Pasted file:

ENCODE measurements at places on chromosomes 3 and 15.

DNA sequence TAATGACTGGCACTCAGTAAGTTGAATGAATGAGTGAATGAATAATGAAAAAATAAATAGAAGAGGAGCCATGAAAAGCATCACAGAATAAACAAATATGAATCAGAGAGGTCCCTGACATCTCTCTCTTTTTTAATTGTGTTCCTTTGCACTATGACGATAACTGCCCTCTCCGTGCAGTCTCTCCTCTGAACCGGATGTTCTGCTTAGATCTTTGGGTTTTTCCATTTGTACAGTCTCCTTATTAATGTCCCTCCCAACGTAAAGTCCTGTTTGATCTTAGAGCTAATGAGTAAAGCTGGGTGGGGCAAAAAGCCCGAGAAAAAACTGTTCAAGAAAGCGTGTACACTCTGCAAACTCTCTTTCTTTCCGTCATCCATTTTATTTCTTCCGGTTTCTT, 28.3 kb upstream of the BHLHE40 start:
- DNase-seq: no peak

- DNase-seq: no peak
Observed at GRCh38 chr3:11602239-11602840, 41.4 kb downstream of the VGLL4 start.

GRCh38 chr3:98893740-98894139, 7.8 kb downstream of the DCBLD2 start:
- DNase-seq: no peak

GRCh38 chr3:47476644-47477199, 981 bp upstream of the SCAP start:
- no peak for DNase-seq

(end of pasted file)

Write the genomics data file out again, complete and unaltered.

ENCODE measurements at places on chromosomes 3 and 15.

DNA sequence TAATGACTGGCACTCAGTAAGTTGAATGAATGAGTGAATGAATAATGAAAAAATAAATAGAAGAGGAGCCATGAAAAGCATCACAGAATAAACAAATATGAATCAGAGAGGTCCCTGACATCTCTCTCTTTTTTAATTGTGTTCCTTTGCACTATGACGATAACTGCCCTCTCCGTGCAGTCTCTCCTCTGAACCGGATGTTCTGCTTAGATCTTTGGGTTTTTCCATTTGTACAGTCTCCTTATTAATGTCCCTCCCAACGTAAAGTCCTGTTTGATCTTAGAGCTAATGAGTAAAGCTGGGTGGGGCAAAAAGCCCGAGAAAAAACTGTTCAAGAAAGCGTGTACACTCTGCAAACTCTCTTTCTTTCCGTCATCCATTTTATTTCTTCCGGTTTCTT, 28.3 kb upstream of the BHLHE40 start:
- DNase-seq: no peak

- DNase-seq: no peak
Observed at GRCh38 chr3:11602239-11602840, 41.4 kb downstream of the VGLL4 start.

GRCh38 chr3:98893740-98894139, 7.8 kb downstream of the DCBLD2 start:
- DNase-seq: no peak

GRCh38 chr3:47476644-47477199, 981 bp upstream of the SCAP start:
- no peak for DNase-seq